Then there’s the one from the monastery (“Omm“) high up on the greek mountain of the gods:
Olympus OM-System G.Zuiko Auto-S 50mm f/1.4
This lens is among the cheapest 50mm f/1.4 you can find and there isn’t much talk about it being special at all. However, the tests usually conclude that it’s a hell of a sharp lens, very neutral and without any major faults.
I wanted one from the 1Mio serial numbers but I got outbid by a friggin’ eBay bot every single time. (2 sec before the end they outbid you by 50 cent, that’s not real!)
I didn’t get the 1,1 Mio version either and because I didn’t want to pay the moon-prices they currently ask on eBay (my limit is a hundred bucks per lens, give or take a dozen) I ended up buying an older one with a serial number at 700’000.
According to this great page here, I have bought a single coated lens but you obviously still can’t be absolutely sure because Olympus seems to have made quite a mess back in the days.
Now I’m very curious to find out whether I bought another soft lemon or if I’m about to be surprised.
I have to report that I was somewhat unlucky with my purchase. The first thing that struck me was that the lens cap fell of during transport (no need to panic like I did, the front element is free of scratches). However, the lens cap cannot be installed anymore (original Olympus cap) and thus leaves me with a total of 4 lenses without caps for now. They are not expensive, but it takes a long time for them to arrive.
Here’s a first image:
Looks great so far, really beautiful lens with the silver part and the orange numbers on the barrel. It’s extremely compact (comparison picture will be updated when I got all the new members to the family gathered.) and the focusing ring is a pleasure to use.
The bad things came when I started to inspect the lens more closely:
Firstly, the aperture ring seems to be designed for video use. It sits in the front of the lens (which is not a problem at all!) and the stops are NOT separated by actual clicks. I don’t know if this is normal with Zuiko lenses but I certainly don’t like it, because I cannot feel when I go from f/1.4 to f/2 and f/2.8.
Secondly, and I only spotted this by chance, when I looked at the lens with a somewhat darker background and a lot of light from top, the interior of the lens has a LOT of dust gathering to take over the world. There are also some oil specks on the glass, but those could also be some kind of fungus.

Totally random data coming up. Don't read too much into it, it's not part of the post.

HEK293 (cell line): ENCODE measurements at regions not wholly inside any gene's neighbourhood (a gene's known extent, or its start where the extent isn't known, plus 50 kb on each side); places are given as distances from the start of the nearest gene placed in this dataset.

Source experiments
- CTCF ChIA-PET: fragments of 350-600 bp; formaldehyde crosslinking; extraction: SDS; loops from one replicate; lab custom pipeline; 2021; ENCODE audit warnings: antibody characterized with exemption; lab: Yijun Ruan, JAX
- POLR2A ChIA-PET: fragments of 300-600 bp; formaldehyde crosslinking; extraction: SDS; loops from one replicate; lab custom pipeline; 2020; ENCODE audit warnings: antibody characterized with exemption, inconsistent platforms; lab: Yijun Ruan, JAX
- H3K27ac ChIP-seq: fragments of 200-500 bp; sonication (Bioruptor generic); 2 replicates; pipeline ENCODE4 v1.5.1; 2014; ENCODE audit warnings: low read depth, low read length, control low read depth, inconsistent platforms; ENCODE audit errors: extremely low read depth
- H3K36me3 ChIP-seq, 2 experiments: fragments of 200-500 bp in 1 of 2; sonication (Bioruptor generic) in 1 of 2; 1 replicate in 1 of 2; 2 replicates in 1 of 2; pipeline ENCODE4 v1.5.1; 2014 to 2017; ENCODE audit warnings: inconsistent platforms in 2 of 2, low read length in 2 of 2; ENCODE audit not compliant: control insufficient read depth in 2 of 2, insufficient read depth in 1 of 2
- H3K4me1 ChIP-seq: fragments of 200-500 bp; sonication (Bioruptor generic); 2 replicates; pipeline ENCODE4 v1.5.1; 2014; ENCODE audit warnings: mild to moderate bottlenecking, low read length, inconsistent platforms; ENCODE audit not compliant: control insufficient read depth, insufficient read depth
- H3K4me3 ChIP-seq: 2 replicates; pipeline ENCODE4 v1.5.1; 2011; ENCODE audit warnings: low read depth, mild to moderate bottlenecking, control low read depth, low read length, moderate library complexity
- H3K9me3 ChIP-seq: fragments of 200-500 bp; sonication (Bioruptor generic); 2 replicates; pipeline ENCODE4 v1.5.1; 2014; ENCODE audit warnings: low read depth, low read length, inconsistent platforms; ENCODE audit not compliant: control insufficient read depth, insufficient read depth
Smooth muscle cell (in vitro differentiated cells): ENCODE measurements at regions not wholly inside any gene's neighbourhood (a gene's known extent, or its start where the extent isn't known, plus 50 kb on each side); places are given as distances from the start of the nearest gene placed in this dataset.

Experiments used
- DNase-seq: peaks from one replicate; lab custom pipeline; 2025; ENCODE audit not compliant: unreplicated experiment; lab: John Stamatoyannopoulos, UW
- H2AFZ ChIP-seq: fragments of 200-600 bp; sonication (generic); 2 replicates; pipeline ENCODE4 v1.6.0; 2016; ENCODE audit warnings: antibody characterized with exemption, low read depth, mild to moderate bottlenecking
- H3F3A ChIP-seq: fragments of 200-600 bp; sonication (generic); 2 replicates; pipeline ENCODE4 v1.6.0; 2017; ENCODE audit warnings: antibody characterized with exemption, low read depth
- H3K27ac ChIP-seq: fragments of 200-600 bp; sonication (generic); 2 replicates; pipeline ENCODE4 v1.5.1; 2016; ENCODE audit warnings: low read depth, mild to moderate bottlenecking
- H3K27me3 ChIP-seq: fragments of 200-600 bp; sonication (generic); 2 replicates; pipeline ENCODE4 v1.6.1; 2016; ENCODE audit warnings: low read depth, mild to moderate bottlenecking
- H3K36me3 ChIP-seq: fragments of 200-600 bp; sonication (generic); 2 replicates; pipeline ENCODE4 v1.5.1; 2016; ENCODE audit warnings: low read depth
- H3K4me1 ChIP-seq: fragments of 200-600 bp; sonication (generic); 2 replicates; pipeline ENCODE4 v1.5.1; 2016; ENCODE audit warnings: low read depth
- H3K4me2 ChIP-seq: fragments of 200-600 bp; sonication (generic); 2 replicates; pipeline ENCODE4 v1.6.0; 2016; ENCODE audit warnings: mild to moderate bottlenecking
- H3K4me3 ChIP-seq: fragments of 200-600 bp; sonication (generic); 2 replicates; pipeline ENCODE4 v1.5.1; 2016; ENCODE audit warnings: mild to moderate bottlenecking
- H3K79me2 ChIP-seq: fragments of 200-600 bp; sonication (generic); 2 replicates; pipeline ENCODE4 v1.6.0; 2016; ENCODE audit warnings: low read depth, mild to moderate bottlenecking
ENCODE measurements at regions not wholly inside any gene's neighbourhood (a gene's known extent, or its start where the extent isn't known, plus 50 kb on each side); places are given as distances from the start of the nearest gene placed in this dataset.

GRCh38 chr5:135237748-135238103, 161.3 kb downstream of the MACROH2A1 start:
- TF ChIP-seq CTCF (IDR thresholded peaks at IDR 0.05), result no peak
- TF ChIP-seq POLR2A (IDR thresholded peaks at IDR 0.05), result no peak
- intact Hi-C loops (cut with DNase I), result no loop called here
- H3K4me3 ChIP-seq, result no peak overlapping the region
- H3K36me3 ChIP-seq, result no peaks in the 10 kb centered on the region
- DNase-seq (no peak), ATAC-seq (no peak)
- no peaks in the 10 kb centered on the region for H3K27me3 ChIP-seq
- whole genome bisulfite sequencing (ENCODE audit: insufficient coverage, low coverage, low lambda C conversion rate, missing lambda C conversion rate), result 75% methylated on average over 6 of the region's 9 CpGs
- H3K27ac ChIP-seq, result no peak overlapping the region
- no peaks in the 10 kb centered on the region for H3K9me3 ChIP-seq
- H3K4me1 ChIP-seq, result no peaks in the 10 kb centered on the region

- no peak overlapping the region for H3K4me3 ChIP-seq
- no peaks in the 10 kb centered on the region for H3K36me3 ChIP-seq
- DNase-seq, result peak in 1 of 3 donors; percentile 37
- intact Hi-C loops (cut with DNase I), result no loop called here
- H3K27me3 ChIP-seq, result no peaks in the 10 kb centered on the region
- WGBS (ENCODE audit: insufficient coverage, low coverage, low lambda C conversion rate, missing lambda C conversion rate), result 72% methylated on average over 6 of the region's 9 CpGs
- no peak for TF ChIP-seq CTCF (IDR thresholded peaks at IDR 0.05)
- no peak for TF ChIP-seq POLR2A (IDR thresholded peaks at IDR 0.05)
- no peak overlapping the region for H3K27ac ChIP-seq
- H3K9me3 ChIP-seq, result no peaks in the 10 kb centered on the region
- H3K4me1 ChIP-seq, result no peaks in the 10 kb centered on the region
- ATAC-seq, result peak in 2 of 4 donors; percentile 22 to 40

I therefore demanded a partial refund, because I paid a LOT of money for this lens, assuming that it was in a great condition (given that the multicoated version in mint condition usually sells at the same price). The seller did see my point and refunded me 20% of the price and I’m happy with that. I will try to add the Zuiko to my other vintage stuff that needs servicing.
Last but not least, the most expensive lens in my collection so far.
I first wanted to get the f/1.7 version as recommended by Dustin Abbott but then I had a major GAS-attack and ended up bidding 200 bucks on the faster one (shipping, customs and taxes raised the price by another 50 bucks, unfortunately).
Zeiss Planar T* 50mm f/1.4 in Contax mount
Despite being a very high price for my usual budget, I got quite the bargain there, because usually this lens sells for 300 to 400 USD (according to dozens of sold articles on eBay) and mine is in a perfect condition!
In addition, I’ve read a lot of reviews and they seem to agree that the new Zeiss Planar 50/1.4 for Canon is both much more expensive and also a lot less sharp than the old Contax version despite being the exact same lens in a new casing.
I’m absolutely stoked to find out how this beauty performs.
I didn’t clean the lens prior to taking some pictures, sorry. Optically, it’s in a perfect condition and looks practically new, if you don’t mind the dust. The distance markings (feet) are in orange, however adjusting the White Balance with my greycard didn’t really result in a nice orange color. Let’s blame that on the Auto Rikenon with which I took the picture (maybe it will be the first one to fail the colour comparison test?).
The lens coatings are beautiful. No, they are absolutely amazing!
The handling of this lens is a pleasure! It’s built amazingly well and feels extremely solid.
The focus ring turns smoothly and the aperture ring is very nice too. The aperture ring is a little close to the camera body, but I had no issues reaching it so far.
I feel like the two of us will become very good friends!